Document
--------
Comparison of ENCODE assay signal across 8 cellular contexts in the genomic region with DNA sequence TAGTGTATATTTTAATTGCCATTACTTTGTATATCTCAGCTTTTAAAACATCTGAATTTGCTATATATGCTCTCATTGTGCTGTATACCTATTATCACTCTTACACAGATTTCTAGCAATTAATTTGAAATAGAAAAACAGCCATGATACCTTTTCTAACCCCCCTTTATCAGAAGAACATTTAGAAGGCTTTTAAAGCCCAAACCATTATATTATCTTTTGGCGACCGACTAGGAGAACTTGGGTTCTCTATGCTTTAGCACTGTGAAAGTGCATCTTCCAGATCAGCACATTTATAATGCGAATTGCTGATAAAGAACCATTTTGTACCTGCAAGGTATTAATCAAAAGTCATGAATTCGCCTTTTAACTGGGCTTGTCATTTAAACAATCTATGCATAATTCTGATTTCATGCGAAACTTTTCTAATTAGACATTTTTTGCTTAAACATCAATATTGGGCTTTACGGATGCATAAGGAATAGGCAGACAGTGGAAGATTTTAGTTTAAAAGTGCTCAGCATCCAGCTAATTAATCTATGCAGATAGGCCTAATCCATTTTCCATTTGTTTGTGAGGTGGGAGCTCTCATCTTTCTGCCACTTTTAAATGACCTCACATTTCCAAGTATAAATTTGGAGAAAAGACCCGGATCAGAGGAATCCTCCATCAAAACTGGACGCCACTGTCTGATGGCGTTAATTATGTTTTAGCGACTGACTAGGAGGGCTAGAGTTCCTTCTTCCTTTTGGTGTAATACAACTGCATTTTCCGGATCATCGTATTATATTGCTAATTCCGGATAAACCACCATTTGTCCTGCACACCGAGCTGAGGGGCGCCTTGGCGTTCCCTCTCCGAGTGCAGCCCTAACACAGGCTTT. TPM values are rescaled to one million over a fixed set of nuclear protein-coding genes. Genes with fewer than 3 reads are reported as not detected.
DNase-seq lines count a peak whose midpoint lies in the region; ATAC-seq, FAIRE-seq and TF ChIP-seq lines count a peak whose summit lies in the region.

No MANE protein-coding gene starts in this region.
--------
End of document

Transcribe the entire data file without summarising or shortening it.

Comparison of ENCODE assay signal across 8 cellular contexts in the genomic region with DNA sequence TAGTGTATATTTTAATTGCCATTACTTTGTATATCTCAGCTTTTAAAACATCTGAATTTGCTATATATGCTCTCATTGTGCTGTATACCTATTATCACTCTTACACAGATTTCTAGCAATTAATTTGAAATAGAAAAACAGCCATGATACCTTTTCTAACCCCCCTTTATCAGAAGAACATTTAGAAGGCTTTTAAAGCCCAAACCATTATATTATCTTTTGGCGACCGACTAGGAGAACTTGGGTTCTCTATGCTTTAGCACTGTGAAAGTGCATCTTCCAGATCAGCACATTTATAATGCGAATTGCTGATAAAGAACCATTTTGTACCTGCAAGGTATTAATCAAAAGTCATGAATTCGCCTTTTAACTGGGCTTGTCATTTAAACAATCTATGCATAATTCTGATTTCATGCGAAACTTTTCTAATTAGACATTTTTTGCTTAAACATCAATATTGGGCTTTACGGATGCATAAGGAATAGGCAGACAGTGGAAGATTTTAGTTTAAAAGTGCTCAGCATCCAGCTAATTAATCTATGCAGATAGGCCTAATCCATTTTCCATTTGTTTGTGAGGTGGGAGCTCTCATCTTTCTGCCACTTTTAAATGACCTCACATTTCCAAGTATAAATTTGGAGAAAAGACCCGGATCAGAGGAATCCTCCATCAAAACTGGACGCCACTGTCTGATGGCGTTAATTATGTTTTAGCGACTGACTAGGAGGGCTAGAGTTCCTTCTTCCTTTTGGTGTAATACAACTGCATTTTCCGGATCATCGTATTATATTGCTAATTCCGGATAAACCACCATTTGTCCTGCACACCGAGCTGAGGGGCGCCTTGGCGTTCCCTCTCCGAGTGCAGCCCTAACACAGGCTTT. TPM values are rescaled to one million over a fixed set of nuclear protein-coding genes. Genes with fewer than 3 reads are reported as not detected.
DNase-seq lines count a peak whose midpoint lies in the region; ATAC-seq, FAIRE-seq and TF ChIP-seq lines count a peak whose summit lies in the region.

No MANE protein-coding gene starts in this region.